, the first book in her Death Seeker urban fantasy series. To celebrate Cecy is sharing chapter one with you and offering five winners an eBook copy of
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Ryker Scott, MacGregor and Santonelli’s newest associate, prowls past my cubicle wearing a tailored black suit that hugs his broad shoulders. I swear he’s not human. In the year he’s worked here, he’s represented a talk show host charged with having sex with multiple minors, a senator’s son accused of sexually assaulting a young boy, and a Wall Street executive snagged in a cocaine smuggling ring. All were acquitted under his watch, despite the odds and endless charges. His latest victory was mere days ago when his client, a Broadway star one blow shy of beating his wife to death, was found not guilty.
Ryker’s military haircut fits his serious persona. The guy doesn’t smile, ever. I suppose when you represent walking pieces of filth, it’s hard to pretend you’d skip through a field of daisies. I’d ask him how he sleeps at night, saving all those horrible people and releasing them back into society, but I don’t know him, and I don’t care to.
Ryker’s ice blue eyes dart in my direction when I glare. He knows I hate every inch of his hulking form. If I could flip him off, I would. Instead, I give him my back and return to my work, wishing he’d stay on his side of the office.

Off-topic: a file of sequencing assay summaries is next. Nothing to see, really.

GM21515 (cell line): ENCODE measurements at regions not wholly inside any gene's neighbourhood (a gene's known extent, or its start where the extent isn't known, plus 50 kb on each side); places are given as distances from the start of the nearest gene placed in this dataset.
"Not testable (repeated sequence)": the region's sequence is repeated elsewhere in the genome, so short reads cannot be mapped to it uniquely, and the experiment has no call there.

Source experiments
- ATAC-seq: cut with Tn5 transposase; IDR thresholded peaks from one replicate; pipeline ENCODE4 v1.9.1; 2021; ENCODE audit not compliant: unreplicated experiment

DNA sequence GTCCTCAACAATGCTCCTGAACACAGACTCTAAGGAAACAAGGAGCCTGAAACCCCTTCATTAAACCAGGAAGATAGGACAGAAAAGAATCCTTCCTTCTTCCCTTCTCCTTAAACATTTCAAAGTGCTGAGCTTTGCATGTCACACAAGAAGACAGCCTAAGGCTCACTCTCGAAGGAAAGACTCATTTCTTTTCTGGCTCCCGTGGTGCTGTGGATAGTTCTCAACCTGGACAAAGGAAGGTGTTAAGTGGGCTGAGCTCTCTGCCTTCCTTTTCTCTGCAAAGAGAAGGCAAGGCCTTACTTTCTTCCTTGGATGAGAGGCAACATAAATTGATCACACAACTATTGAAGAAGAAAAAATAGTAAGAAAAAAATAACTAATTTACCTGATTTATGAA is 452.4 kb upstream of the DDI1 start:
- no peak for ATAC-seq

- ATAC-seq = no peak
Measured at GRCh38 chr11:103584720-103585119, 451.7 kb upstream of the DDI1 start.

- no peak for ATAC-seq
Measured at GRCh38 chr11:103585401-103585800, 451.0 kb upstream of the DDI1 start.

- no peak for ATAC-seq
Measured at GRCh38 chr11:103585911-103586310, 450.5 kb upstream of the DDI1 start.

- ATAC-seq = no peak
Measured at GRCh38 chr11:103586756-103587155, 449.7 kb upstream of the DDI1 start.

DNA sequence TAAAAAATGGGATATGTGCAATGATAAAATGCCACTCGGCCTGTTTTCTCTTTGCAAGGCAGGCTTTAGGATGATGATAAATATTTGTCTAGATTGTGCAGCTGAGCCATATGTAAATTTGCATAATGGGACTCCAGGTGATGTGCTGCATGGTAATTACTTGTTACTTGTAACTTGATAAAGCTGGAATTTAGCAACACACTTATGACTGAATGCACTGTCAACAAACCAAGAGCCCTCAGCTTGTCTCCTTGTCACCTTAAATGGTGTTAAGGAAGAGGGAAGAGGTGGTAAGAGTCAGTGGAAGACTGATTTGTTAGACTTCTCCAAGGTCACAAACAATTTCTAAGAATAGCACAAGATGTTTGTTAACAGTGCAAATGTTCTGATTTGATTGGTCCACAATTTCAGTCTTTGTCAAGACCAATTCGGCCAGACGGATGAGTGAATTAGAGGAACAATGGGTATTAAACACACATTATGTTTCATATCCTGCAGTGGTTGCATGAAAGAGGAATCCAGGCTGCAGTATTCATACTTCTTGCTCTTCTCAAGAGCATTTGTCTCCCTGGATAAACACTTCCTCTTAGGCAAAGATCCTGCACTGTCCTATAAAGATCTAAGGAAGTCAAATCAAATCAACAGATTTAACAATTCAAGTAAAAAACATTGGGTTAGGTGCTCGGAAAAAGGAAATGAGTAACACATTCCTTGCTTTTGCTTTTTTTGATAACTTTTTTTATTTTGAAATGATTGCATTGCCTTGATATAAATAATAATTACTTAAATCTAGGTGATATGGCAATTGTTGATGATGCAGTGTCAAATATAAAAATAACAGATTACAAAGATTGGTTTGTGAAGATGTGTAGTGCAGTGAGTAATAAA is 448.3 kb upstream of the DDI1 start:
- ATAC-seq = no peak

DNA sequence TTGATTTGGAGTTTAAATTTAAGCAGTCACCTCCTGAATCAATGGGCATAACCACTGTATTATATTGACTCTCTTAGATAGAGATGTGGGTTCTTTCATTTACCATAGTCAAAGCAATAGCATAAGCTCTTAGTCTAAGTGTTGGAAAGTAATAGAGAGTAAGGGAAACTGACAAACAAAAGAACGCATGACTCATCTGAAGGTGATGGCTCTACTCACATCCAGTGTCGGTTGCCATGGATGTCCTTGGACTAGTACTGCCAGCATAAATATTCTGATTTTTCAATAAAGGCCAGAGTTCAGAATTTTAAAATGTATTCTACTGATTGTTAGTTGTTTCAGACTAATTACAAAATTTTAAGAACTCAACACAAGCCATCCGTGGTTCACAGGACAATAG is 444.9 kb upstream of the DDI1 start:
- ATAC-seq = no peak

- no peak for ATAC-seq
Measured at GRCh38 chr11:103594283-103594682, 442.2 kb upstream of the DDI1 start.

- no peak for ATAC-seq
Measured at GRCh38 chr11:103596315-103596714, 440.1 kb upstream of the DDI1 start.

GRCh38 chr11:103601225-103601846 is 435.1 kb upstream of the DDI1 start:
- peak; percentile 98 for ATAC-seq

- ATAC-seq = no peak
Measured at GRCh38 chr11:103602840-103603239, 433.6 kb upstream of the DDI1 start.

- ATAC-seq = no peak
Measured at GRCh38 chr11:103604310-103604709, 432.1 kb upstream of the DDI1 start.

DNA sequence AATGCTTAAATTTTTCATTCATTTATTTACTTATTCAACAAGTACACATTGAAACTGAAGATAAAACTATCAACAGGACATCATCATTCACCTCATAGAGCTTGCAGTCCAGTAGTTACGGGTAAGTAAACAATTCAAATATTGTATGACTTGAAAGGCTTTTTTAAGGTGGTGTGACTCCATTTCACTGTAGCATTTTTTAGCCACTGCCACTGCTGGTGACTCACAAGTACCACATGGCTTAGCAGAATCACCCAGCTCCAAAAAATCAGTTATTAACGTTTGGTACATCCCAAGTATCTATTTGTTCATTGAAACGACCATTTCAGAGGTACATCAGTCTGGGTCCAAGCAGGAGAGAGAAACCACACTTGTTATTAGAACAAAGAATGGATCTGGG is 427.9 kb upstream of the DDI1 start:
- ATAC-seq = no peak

I sense him stalk around the corner to speak quietly to another paralegal. She’s likely falling all over herself to please him. He has that effect on the staff, unlike my boss, who everyone avoids like shingles.
Speaking of the most irate man to ever wear a suit, Marco slams down the receiver to the phone, his booming voice loud enough to rattle the glass of his fishbowl office. “Olivia! Where the hell are my notes?”
My fingers fly across my keyboard, finishing the deposition Marco needs before that vein on his forehead finally pops. “In your briefcase, along with copies of the court documents,” I reply.
My sensitive hearing picks up the click, click of the briefcase locks snapping open before the mad sound of rustling papers ensues. “I don’t have—”
“You have three pens and two highlighters in the small zippered compartment and a new legal pad in the side pocket,” I call out.
“Your cell phone is charging on the table behind you,” I remind him.
I hit print and swivel in my high back office chair, working quickly to stack the copies neatly into a folder. After taking one last sip of tea, I lift the folder and an extra-large cup of coffee and hurry into my boss’s office.
Marco welcomes me with a scowl, the motion joining his crazy caterpillar eyebrows. “You think you’re so smart, don’t you?” he asks.
“Yup. Happy Monday.” I place the deposition on his desk and hand him the cup of coffee the new administrative assistant dropped off. So far, Marco is the only attorney she hasn’t hit on.